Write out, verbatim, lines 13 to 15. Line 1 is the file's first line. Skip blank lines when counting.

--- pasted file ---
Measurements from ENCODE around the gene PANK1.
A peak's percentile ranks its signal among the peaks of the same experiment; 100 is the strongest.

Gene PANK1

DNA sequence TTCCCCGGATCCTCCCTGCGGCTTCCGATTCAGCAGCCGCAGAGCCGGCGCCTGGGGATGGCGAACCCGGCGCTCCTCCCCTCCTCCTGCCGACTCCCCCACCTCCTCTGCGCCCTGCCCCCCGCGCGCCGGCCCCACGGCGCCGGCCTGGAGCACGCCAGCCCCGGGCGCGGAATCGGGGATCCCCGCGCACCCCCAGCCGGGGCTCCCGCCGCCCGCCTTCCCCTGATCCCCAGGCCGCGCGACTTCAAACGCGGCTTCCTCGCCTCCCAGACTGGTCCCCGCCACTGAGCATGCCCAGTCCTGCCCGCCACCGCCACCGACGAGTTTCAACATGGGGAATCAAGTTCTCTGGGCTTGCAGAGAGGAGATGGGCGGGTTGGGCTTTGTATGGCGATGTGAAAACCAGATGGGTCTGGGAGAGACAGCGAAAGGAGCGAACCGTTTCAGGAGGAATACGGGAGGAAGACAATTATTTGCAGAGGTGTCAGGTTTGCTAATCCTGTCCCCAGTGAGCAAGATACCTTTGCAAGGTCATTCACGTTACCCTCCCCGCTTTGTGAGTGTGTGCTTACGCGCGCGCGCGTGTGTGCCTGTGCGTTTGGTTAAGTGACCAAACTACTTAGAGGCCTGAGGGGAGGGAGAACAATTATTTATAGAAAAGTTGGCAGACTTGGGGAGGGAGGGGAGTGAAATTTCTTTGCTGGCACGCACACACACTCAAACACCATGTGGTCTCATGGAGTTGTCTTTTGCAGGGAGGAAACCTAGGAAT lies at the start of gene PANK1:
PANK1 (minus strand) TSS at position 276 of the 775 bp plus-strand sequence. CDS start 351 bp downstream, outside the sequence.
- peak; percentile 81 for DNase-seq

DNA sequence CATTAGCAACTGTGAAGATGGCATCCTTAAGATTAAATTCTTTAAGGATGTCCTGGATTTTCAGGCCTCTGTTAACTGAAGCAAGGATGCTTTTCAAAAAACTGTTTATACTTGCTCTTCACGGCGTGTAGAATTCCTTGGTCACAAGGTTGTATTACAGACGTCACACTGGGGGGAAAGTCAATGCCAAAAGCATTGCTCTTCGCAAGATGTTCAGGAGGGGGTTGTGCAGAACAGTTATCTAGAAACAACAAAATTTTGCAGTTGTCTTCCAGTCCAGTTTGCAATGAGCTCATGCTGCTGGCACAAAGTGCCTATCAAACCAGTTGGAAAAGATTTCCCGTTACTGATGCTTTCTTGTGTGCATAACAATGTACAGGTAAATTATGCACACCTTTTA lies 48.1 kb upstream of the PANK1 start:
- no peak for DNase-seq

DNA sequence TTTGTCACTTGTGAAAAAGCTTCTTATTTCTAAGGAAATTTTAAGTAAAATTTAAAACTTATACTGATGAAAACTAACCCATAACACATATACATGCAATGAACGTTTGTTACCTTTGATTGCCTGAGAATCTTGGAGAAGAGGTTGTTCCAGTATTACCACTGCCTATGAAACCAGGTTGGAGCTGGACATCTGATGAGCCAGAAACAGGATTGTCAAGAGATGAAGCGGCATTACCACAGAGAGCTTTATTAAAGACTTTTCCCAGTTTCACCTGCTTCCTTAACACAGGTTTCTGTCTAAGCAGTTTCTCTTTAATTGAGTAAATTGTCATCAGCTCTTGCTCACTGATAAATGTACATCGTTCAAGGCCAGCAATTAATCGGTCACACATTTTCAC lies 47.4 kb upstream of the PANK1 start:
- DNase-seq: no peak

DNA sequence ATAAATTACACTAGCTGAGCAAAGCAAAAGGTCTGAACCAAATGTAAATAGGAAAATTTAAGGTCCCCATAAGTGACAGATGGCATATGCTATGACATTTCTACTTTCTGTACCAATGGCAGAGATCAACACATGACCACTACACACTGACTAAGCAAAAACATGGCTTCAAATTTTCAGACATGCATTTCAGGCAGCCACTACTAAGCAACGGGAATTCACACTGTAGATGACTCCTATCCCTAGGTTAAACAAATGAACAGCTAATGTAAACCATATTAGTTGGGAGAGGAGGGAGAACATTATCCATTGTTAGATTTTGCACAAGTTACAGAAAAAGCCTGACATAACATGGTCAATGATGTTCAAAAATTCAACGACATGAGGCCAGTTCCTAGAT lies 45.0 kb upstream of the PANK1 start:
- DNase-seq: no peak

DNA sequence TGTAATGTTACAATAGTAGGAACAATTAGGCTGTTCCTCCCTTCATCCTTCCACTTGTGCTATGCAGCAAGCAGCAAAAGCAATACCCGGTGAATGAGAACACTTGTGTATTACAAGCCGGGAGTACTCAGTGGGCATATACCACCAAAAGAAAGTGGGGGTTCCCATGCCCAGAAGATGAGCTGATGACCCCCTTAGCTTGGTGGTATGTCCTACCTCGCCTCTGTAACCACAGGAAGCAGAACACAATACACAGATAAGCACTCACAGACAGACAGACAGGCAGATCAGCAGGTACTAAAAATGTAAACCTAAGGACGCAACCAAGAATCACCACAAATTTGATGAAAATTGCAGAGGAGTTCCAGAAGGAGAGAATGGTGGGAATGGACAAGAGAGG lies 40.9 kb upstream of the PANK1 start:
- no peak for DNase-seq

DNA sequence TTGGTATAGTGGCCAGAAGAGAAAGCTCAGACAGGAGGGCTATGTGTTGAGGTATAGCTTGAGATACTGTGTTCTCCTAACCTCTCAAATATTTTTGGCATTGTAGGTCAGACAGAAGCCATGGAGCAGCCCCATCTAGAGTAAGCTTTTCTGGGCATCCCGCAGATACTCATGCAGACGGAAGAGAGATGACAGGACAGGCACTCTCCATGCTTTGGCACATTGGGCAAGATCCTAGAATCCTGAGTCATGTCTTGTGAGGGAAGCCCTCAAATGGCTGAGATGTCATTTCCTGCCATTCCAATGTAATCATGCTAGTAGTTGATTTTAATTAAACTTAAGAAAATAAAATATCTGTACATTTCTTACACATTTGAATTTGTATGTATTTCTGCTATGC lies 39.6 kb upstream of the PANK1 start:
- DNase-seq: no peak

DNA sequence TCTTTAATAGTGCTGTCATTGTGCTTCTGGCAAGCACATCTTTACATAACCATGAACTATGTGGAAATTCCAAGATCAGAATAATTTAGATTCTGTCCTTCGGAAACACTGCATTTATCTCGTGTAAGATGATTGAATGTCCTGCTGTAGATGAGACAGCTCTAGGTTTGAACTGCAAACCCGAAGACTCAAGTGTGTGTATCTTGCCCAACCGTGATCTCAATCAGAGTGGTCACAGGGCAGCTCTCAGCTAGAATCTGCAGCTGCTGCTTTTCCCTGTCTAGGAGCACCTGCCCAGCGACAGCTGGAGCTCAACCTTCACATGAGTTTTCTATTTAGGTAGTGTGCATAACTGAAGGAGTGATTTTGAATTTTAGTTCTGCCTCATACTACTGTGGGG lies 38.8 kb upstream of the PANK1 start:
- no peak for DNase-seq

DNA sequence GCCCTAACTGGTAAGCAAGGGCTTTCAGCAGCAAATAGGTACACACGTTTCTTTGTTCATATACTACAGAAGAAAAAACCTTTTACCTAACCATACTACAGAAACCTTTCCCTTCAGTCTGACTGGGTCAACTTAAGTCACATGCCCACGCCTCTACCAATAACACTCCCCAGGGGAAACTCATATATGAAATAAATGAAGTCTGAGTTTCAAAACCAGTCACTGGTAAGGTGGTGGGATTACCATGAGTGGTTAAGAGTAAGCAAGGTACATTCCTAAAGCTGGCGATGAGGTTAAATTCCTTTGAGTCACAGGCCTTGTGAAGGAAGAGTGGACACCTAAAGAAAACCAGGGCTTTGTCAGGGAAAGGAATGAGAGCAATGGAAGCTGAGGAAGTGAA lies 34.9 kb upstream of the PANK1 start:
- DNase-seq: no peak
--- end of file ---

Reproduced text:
DNA sequence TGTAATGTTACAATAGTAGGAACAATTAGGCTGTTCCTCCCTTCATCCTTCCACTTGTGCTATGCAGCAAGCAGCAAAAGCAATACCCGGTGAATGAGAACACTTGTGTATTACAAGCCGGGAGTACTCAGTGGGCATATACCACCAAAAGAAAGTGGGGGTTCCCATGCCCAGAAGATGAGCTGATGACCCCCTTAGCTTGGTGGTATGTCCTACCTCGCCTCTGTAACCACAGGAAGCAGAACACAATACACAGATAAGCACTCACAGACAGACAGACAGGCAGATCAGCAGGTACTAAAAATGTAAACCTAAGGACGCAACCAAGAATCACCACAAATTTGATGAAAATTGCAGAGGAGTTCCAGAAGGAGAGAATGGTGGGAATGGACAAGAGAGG lies 40.9 kb upstream of the PANK1 start:
- no peak for DNase-seq

DNA sequence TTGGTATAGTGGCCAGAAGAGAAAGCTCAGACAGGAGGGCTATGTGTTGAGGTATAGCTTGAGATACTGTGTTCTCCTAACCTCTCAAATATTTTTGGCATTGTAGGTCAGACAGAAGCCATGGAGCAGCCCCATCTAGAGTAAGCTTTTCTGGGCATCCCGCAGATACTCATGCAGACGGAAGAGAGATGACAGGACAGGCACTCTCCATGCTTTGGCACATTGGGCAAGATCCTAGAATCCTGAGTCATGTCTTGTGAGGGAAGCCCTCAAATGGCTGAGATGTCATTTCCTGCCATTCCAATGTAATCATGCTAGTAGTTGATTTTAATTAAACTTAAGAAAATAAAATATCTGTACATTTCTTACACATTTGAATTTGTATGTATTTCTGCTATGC lies 39.6 kb upstream of the PANK1 start: